Your heart pounds as words linger at the edge of your mouth. You put your hand up slightly, and drop it when a classmate speaks, the voices silencing you. You ask yourself ‘Why aren’t you putting up your hand? Why can’t you speak up like others? You’re so quiet.’
It’s okay, you’re not alone. Introverts matter.
Today, schools have become largely orientated for extroverts. Classrooms, for example, are now organised in pods of desks where large amounts of group work are done. Teachers have even started to employ class discussions for grade purposes wherein the most talkative student would get the highest score and the quietest the lowest. As extroverts get stimulated by the milieu of big-group discussions, they become dominant speakers, often precluding introverts. So a classroom discussion becomes an extrovert’s discussion based solely upon their thoughts and ideas. Consequently, some teachers tend to believe that extroverts are the exemplary students while introverts are the outliers.
Aris Huang, a self-proclaimed ambivert at Korea International School, claims that the ideology of praising extroverts and devaluing introverts shows that “the society is messed up.” Unfortunately, Huang is one of the few students who is aware of the issue as many still hold the misconception.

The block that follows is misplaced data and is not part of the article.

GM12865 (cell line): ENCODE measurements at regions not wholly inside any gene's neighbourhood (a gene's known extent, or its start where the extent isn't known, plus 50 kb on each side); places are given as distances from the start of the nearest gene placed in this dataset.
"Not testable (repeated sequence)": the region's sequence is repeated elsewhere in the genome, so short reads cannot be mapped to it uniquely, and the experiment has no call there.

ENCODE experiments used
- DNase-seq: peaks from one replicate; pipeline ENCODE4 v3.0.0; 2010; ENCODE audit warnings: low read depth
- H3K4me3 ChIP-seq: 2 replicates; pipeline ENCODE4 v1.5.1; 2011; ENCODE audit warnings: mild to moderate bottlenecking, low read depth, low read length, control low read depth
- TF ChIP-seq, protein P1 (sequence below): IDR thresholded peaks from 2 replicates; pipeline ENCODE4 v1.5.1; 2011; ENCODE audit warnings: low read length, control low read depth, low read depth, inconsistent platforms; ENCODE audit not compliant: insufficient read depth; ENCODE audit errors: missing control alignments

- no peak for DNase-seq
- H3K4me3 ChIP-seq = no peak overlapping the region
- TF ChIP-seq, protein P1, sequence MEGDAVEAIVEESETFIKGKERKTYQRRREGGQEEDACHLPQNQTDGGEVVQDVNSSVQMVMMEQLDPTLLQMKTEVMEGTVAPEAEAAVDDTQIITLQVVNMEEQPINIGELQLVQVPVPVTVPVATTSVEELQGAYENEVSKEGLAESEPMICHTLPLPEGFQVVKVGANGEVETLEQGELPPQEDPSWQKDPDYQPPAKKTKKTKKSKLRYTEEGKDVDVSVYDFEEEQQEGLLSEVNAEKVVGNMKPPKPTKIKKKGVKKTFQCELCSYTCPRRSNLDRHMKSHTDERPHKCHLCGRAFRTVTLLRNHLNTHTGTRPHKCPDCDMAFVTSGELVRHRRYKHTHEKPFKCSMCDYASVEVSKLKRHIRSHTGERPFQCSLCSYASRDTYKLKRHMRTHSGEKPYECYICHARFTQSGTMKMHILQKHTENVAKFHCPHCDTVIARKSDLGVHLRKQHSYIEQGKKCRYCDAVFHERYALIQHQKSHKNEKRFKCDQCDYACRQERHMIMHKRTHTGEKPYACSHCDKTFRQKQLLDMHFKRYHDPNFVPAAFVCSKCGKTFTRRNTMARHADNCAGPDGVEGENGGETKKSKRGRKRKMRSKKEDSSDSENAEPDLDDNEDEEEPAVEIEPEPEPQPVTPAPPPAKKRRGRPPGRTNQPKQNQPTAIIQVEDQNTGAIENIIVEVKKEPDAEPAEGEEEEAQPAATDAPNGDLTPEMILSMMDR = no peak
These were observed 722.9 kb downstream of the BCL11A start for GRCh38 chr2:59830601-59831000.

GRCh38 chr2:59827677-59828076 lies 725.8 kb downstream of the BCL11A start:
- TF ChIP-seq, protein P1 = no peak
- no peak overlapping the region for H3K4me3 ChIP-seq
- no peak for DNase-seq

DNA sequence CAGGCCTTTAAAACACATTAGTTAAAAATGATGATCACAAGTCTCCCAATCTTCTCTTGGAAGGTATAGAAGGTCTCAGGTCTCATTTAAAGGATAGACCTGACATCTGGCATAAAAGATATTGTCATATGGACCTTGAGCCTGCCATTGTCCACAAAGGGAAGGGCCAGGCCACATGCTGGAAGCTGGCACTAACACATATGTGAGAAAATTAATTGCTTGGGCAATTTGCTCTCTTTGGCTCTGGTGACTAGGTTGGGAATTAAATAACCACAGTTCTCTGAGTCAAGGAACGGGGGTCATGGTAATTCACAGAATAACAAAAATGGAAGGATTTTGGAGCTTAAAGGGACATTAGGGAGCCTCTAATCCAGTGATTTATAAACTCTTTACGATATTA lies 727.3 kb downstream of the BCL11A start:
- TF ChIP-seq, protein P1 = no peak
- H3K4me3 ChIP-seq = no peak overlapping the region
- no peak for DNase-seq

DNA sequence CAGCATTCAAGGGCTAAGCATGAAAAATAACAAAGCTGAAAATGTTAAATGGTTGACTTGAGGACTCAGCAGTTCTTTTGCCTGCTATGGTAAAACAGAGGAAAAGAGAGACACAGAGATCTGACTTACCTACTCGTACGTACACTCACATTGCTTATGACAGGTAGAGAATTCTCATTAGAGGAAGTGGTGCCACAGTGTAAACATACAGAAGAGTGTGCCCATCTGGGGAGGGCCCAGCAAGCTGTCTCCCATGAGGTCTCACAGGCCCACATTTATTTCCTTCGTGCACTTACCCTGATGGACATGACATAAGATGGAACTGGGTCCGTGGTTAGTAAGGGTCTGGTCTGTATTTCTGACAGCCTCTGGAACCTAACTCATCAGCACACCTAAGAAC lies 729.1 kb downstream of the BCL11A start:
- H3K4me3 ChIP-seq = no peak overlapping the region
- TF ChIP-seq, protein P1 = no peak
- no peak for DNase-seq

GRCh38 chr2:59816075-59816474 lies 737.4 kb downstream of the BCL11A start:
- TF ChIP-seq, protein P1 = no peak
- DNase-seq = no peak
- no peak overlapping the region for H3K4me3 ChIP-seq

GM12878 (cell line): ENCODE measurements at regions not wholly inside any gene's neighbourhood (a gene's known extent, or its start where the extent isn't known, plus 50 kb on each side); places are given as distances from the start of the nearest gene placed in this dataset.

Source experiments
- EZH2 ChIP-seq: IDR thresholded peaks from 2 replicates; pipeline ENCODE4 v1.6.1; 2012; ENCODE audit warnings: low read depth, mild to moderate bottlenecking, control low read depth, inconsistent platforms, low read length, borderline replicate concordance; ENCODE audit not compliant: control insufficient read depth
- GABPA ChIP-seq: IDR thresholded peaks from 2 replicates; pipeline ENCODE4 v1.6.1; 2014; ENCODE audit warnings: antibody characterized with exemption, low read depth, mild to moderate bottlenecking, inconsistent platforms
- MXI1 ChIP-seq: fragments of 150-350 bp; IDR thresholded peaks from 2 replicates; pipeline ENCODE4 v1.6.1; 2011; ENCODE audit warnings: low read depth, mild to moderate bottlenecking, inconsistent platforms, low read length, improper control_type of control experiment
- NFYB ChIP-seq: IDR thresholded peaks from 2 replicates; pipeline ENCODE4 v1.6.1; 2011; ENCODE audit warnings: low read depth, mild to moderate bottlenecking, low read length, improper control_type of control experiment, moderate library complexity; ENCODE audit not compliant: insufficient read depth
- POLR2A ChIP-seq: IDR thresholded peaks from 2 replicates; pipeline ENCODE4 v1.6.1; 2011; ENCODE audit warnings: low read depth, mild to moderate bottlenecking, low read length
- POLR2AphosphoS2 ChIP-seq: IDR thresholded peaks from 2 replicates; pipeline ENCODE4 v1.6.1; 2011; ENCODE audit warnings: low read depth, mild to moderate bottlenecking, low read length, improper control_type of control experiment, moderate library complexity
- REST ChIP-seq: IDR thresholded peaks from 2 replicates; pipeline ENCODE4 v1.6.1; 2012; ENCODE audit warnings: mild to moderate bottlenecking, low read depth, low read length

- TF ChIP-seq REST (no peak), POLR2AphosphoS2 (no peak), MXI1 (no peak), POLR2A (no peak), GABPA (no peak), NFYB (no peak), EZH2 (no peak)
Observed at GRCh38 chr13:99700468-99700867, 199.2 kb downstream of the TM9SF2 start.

Even though the majority believes extroverts are ideal, there are justifications to why introverts matter. Major leaders and celebrities today identify themselves as introverts, including Bill Gates and Emma Watson. At first glance, it may be paradoxical: how can an introvert be a leader? The answer lies in introverts’ common behavior: listening.
As Susan Cain, author of the novel Quiet, claims, in “a world that cannot stop talking,” we need better listeners like introverts. Though it may seem like introverts are uninterested in discussions, they are in fact fully engrossed in the ideas presented in the talks, making meaningful connections inside—an essential skill needed in order to build relationships and ideas. In a society where so many want to speak, there needs to be more listeners so that there is a purpose in speaking and sharing ideas. Afterall, aren’t introverts the ones who are listening to the extroverts?
This is by no means to advocate for the eradication of extroverts. Rather it is a plea to be more aware of introverts and mindful that they have innovative and creative ideas just like extroverts. So teachers, stop making discussions graded; give alternatives to introverts; talk to them on a one-to-one basis to find out about their thoughts. Schools, keep a balance between group work and autonomous work for they are both critical skills. And extroverts: “listen to the quiet” because introverts matter.